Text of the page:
As the ‘Natural Wine’ phenomenon continues to chug along, an ancillary conversation has been begun by some, asking: what are the wineries allowed to add to the wines we drink? Even if you are not a follower of the natural wine dogma (‘nothing added, nothing taken away’: see Wine Geek Speaks, September 30, 2016 on our website), it is natural (sorry) to wonder what might be in this elixir called wine other than fermented grape juice.
The short answer is: maybe a few more things than you think. A longer answer is nothing that hasn’t been approved by one, or more than one of the international bodies that oversee such things. Indeed, there is an organization called The International Office of Vine & Wine, created in 1924 that is an association of scientific bodies & governmental agencies around the world which recommends standards in wine production, categorization and nomenclature. More specifically to us in the U.S.A., the TTB has oodles of standards, allowed practices and allowed additives to wines produced and/or sold here. Though the naysayers (i.e., natural wine proponents) might assert that all of the ‘additives’ can be harmful, the reality is most (all?) of the materials/procedures used are used to make wine more sound, stable and tasty.
To be fair, the naturalists are more than entitled to follow any standards they set for themselves, but so too should be the people that just want a delicious glass of wine, and if a winemaker uses a technique to accomplish this, so be it. Think of a chef adding demi-glace to a sauce, or reducing a sauce to make it more focused or concentrated; wine too is a food product after all. Some wineries have done extensive research on the flavors in wine that have the most appeal to consumers, then matter-of-factly try to create those flavors in the wines they produce, usually via techniques such as oak chips, mega-purple (grape concentrate), or perhaps adding tartaric acid to make a wine more balanced. However, when Bianca Bosker (author of the book Cork Dork—highly recommended) asserted there is a place for such wines in an op-ed in the New York Times, you would think that she had recommended we feed our children shards of broken glass. We agree with Ms. Bosker’s logic frankly and have suffered no ill-effects from enjoying such wines. To clarify (sorry again) for those that are curious, listed below are a few commonly used additives/procedures that make the wines we enjoy more consistent and enjoyable (and safe):
- Antiseptics/Antioxidants: Used in the vineyards, as well as in the winery before and after fermentation (SO2, Potassium Bisulfate, Ascorbic Acid).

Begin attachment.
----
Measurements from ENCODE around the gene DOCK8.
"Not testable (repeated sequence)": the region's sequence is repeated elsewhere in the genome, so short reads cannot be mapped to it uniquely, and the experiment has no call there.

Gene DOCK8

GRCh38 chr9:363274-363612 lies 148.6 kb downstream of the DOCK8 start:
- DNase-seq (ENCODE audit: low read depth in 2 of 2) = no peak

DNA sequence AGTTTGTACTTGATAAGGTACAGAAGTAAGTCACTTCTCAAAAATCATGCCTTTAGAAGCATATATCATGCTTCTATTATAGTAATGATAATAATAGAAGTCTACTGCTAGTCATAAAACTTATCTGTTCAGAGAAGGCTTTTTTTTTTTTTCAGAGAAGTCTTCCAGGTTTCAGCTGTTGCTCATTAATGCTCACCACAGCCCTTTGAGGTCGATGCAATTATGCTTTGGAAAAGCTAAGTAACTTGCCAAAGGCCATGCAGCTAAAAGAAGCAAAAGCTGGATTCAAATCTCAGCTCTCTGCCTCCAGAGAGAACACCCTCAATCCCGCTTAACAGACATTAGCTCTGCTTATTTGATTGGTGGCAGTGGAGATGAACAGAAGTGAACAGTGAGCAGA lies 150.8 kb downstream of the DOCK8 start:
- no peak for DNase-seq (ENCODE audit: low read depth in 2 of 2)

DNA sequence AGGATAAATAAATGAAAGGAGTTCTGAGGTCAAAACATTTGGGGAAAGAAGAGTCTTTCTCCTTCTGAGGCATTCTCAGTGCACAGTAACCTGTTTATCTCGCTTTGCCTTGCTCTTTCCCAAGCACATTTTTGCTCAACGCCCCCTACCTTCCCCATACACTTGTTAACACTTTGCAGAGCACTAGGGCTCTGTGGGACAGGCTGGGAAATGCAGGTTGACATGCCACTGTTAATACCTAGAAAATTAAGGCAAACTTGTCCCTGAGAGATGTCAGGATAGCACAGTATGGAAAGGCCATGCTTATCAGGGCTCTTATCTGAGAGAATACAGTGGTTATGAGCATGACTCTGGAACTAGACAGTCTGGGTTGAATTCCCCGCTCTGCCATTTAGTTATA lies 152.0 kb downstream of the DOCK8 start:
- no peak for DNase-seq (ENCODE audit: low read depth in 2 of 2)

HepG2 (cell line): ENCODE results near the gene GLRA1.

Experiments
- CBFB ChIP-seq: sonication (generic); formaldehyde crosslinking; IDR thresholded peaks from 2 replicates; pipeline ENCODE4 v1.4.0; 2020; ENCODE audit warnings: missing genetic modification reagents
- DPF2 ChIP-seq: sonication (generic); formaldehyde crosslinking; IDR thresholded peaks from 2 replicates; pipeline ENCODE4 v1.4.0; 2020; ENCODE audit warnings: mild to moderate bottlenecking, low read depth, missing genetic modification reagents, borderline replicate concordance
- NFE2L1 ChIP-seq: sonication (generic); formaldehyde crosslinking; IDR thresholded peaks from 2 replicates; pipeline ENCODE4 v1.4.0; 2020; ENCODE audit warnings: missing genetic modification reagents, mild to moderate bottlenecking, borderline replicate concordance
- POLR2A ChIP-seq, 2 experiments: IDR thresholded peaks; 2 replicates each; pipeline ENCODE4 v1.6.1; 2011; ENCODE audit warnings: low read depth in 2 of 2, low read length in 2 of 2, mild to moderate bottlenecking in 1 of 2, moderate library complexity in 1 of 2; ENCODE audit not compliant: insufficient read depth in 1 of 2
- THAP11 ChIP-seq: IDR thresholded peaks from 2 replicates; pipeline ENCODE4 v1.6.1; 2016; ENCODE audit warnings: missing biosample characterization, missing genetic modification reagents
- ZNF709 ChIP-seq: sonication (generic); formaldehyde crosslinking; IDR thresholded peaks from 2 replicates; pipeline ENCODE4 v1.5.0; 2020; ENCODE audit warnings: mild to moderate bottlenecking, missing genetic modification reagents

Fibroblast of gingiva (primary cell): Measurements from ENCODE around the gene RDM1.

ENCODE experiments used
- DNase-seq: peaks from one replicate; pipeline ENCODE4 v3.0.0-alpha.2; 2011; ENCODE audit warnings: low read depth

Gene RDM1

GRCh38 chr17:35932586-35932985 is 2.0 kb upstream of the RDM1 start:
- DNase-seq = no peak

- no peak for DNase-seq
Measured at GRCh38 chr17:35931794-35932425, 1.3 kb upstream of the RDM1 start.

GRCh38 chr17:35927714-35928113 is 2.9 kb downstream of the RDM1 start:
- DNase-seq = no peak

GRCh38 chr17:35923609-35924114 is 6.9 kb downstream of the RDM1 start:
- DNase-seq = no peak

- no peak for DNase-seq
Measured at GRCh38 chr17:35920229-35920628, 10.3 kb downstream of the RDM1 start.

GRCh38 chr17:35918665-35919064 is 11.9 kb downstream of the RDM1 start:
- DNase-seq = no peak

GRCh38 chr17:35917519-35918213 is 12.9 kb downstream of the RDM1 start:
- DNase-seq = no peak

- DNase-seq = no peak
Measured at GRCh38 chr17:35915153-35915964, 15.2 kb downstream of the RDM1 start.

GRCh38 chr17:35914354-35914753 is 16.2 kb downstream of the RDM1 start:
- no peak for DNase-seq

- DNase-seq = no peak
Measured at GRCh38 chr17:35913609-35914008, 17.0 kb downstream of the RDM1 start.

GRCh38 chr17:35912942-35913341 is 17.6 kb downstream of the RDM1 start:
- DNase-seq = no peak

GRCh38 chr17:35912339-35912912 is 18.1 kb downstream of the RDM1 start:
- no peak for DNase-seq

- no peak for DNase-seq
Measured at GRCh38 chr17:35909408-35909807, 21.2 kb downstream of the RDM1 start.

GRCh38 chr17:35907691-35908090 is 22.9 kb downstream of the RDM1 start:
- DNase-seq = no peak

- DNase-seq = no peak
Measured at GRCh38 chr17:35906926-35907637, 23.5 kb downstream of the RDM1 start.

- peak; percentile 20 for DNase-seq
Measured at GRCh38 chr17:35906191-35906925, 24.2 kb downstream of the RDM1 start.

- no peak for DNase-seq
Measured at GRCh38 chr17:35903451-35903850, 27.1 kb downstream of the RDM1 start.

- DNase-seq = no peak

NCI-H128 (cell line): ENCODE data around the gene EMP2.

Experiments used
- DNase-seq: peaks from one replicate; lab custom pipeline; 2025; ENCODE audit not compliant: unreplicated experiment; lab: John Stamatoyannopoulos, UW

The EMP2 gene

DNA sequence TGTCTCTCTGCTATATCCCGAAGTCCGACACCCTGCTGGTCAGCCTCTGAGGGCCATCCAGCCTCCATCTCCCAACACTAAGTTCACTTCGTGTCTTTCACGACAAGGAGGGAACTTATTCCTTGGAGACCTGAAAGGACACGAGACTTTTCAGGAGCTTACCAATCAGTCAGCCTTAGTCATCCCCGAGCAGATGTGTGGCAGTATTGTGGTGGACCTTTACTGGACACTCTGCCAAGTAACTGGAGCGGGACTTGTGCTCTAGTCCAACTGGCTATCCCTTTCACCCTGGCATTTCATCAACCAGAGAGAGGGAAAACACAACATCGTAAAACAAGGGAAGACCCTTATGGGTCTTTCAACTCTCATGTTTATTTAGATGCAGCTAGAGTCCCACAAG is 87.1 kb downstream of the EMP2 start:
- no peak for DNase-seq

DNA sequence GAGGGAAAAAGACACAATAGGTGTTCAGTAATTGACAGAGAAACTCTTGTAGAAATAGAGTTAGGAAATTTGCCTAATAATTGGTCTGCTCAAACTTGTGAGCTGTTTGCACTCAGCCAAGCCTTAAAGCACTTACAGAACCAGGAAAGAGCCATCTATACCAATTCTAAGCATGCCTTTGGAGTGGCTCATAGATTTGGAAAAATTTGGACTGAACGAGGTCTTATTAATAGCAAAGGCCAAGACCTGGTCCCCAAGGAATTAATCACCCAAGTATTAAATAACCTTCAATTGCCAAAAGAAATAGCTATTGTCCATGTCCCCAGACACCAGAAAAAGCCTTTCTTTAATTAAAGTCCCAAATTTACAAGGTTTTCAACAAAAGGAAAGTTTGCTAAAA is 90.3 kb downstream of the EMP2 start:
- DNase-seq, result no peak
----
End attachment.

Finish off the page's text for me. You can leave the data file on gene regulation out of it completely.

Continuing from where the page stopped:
- Nutrients: used to assure complete and healthy ferments (Enzymes, Thiamine, Ammonium Sulfate, Diammonium Sulfate).
- Stabilizers: kill off any residual yeasts, excess proteins or other organisms that might be present so as not to create any ‘off’ flavors…or have the wine start to re-ferment once bottled (Yeast Mannoproteins, Potassium Tartrates, Metatartaric Acid, Cold Stabilization).
- Fining & Clarification: assure wine is not hazy/contains floaters; makes wines star bright. (Bentonite, Isinglass, Casein, Egg Albumin, Silicon Dioxide).
- Filtration: Like Stabilization and Fining, removes some micro-organisms and assures a clear wine (Charcoal, Crossflow Filtration).
There are also ‘corrective measures’ a winery can use to ‘fix’ grapes that may not be in ideal condition to make a good wine:
- Enrichment: ever hear of Chaptalization? In some locales in some years, Mother Nature doesn’t ripen grapes sufficiently to make a sound wine. A spoonful of sugar can make things better (in Germany they call it ‘sunshine in a sack’). Also, if the must is perhaps too dilute (rain at harvest) some wineries will use reverse osmosis or a centrifuge.
- Acidification: Sort of the opposite of the above; when sugars go up, acids go down…and if they go down too far, a squeeze of lemon (or actually a slightly different version of acid—usually tartaric) will bring the wine into balance.
- De–enrichment: Sometimes the grapes are too rich, i.e. too high in sugar (17% Cabernet is a bit ‘droopy’), so in many parts of the world, winemakers ‘water back’ the must (yes, add water).
- Hydrogen Sulfide: Sometimes there are off flavors/aromas in wines caused by reduction…the wine is termed as ‘reduced’; copper can remove these flavors (today they use ‘inputs’, back in the day, winemakers would just run the wine over a sheet of copper).
WE love, love, love all sorts of wine; perhaps it distorts our objectivity. And there is an old saying: If you like sausage, don’t visit a sausage factory. But Wine Geek does NOT think it goes the same for wines and wineries. Wine is among the most natural of all beverages, even with the tricks of the trade and modern scientific practices employed by most wineries today. Should you not be sure however, we’d be thrilled to visit your wine cellars and relieve you of any good wines you don’t want. We’ll drink them with our sausage.